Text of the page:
SEED Advisory Strategy Design Consulting Services

Strategy Design

We help you to design or formulate your strategy during a strategic boot-camp or workshop using several tools and methodologies :

  • Strategy planning
  • Scenario building
  • Understanding emerging strategies VS planned strategies
  • Business model generation
  • Strategy modelling & simulation
  • Understand and define generic strategies
  • Understand and define value-driven strategies
  • Understand and use Blue Ocean strategy

At SEED Advisory we look at formulation in an unconventional way that takes different perspectives on how one should establish a road map for success. For example, in a study of strategic planning systems, we noted the following stages in the cycle for a large corporation:

  • Initial guidelines: the cycle’s starting point is usually a set of guidelines or assumptions about the external environment - for example, price levels and supply and demand conditions - and the overall priorities, guidelines and expectations of the corporate centre.
  • Business-level planning: business units or divisions then draw up strategic plans to present to the corporate centre. Corporate centre executives then discuss those plans with the business managers usually in face-to-face meetings. On the basis of these discussions the businesses revise their plans for further discussion.
  • Corporate-level planning: the corporate plan results from the aggregation of the business plans. This coordination may be undertaken by a corporate planning department that, in effect, has a coordination role. The corporate board then has to approve the corporate plan.
  • Financial and strategic targets are then likely to be extracted to provide a basis for performance monitoring of businesses and key strategic priorities on the basis of the plan.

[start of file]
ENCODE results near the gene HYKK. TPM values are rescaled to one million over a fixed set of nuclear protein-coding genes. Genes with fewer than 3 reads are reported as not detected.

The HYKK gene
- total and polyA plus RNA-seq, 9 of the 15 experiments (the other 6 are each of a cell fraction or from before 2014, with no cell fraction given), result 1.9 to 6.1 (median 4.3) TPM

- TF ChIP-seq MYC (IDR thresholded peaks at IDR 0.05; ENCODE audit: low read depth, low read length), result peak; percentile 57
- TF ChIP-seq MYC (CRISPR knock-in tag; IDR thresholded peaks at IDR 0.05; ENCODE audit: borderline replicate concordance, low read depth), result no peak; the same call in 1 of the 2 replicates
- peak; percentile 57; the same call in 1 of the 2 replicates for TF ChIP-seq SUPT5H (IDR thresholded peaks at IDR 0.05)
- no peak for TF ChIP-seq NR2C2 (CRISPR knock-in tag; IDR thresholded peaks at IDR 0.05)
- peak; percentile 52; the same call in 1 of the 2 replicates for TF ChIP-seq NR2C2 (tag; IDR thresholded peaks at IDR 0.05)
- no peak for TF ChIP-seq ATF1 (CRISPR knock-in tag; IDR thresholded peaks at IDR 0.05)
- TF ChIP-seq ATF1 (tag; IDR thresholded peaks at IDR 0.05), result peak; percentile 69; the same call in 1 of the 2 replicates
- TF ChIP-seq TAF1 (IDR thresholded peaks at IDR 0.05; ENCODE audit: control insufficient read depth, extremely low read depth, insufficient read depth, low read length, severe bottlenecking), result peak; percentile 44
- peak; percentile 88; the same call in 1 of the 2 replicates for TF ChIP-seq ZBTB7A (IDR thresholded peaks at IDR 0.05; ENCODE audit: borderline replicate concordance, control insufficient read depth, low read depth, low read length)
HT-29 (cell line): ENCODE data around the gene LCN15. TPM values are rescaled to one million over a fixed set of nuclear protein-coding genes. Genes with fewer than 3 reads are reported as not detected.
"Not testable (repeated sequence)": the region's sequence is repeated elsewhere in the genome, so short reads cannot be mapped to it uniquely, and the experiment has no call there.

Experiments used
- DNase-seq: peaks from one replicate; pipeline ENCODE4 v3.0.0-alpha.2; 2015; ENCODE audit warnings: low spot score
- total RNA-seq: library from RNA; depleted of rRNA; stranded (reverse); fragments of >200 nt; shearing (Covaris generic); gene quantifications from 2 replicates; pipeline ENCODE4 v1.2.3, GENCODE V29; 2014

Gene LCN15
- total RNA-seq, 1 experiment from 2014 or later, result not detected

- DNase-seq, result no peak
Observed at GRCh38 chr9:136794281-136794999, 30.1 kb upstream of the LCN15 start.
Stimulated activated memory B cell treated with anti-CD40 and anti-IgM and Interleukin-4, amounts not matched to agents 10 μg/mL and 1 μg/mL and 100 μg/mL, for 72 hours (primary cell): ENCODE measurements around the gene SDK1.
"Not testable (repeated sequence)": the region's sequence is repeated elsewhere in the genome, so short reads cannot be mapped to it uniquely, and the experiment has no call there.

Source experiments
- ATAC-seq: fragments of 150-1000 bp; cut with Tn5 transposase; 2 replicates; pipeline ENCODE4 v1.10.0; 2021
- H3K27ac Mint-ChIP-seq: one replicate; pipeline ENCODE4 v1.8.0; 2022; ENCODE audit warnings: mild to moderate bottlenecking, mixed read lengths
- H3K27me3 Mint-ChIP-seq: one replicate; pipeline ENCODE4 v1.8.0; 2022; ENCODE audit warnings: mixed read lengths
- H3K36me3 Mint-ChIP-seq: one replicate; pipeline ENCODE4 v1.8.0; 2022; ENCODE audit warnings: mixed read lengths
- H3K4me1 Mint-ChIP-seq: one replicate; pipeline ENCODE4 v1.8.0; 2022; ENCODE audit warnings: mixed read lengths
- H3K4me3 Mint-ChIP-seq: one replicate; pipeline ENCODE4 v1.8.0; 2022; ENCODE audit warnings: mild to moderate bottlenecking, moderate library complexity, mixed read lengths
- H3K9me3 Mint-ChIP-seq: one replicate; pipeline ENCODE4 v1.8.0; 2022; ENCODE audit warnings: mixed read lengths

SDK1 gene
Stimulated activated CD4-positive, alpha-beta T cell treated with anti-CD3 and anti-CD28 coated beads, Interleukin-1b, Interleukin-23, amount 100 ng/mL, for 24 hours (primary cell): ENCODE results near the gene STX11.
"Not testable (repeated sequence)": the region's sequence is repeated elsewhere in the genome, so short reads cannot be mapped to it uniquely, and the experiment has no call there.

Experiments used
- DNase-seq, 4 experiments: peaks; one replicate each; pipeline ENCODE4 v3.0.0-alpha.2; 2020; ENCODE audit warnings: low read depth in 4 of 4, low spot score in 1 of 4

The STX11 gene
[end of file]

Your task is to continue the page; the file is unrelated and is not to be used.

Evolving Concept

The strategy design, or strategy formulation is an evolving concept. Strategy as "design" takes the view that strategy development can be a logical process in which the forces and constraints on the organisation are weighed carefully through analytic and evaluative techniques to establish clear strategic direction.


The strategy design concept however has known limits. The future success of an organization is not only determined by the strategic course of action intended by the leadership team. A very large share of the strategic performance of the firm will be emerging from external and internal factors.


The theories on strategy have largely evolved since Michael Porter and classic strategy tools do not fulfill today's leadership need: traditional ideas about strategy, such as Michael Porter’s model of industry, tacitly make three major assumptions: first, an industry comprises unrelated buyers, sellers, competitors, and vendors of substitutes, all interacting at arm’s length; second, value stems mostly from structural advantage; and third, uncertainty is low enough so that executives can predict the competition’s behavior and choose their own strategy to suit. 


Even if any one of these was correct, it’s not likely that all three would be. In fact, they do not really represents the conditions of a modern economy, in which strategists must take into account a wider range of industry structures and bases of competitive advantage, to say nothing of a higher degree of uncertainty. In this context, we approach strategy as well as a Design, an Experience, a set of Ideas or a Discourse. The choice for an approach is based upon the particular company position within its life-cycle and environment.